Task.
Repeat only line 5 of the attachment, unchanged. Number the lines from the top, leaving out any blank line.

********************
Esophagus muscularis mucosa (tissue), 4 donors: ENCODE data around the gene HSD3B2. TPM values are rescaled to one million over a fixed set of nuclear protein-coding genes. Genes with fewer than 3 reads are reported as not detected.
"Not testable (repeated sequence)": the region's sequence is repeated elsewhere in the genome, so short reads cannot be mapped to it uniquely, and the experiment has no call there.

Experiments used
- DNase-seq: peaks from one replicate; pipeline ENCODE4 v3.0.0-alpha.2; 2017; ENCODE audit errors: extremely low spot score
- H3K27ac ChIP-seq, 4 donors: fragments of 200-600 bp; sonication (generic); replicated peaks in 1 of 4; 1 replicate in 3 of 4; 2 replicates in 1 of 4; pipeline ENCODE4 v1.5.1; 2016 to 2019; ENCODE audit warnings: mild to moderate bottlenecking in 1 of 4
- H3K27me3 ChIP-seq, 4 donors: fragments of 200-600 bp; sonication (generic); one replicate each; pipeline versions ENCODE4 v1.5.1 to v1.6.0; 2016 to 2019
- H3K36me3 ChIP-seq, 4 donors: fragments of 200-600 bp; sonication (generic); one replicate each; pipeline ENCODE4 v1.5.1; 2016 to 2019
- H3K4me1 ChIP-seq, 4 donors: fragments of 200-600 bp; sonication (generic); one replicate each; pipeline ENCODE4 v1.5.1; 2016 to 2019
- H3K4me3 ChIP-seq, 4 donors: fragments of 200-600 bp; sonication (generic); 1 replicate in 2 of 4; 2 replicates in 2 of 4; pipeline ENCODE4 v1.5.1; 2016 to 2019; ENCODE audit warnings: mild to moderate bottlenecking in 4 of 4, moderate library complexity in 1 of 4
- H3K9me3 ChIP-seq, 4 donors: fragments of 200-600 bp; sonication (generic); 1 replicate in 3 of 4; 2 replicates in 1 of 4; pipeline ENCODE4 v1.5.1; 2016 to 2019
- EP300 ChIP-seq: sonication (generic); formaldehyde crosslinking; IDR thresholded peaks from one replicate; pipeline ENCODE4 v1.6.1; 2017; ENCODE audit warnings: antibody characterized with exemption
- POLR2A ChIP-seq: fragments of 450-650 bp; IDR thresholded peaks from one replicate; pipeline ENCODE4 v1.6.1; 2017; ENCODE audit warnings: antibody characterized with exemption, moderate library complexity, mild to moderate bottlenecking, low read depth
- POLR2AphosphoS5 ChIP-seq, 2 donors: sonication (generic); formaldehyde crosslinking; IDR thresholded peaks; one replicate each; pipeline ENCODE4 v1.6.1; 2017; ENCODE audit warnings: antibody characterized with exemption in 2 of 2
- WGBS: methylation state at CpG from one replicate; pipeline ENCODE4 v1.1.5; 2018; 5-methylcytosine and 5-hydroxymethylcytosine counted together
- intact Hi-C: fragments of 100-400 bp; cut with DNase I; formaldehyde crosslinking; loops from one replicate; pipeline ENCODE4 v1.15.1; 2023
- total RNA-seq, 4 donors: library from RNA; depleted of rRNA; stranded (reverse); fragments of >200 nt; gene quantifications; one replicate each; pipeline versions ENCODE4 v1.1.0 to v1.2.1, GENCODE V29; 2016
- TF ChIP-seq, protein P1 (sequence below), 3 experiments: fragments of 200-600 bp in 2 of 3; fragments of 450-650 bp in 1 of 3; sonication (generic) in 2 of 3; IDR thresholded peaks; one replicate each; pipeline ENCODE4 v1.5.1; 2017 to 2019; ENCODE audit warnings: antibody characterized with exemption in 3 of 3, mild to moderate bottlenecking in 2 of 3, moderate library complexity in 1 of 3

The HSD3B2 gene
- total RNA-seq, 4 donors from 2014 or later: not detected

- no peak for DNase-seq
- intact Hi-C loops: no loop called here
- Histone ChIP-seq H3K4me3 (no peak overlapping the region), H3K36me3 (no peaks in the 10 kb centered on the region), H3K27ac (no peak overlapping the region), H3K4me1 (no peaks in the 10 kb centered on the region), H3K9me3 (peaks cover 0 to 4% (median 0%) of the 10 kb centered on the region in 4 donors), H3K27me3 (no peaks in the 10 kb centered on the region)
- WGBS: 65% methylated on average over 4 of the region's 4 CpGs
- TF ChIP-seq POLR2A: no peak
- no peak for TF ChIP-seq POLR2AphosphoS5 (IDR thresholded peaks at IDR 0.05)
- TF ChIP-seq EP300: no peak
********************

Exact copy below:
- H3K27ac ChIP-seq, 4 donors: fragments of 200-600 bp; sonication (generic); replicated peaks in 1 of 4; 1 replicate in 3 of 4; 2 replicates in 1 of 4; pipeline ENCODE4 v1.5.1; 2016 to 2019; ENCODE audit warnings: mild to moderate bottlenecking in 1 of 4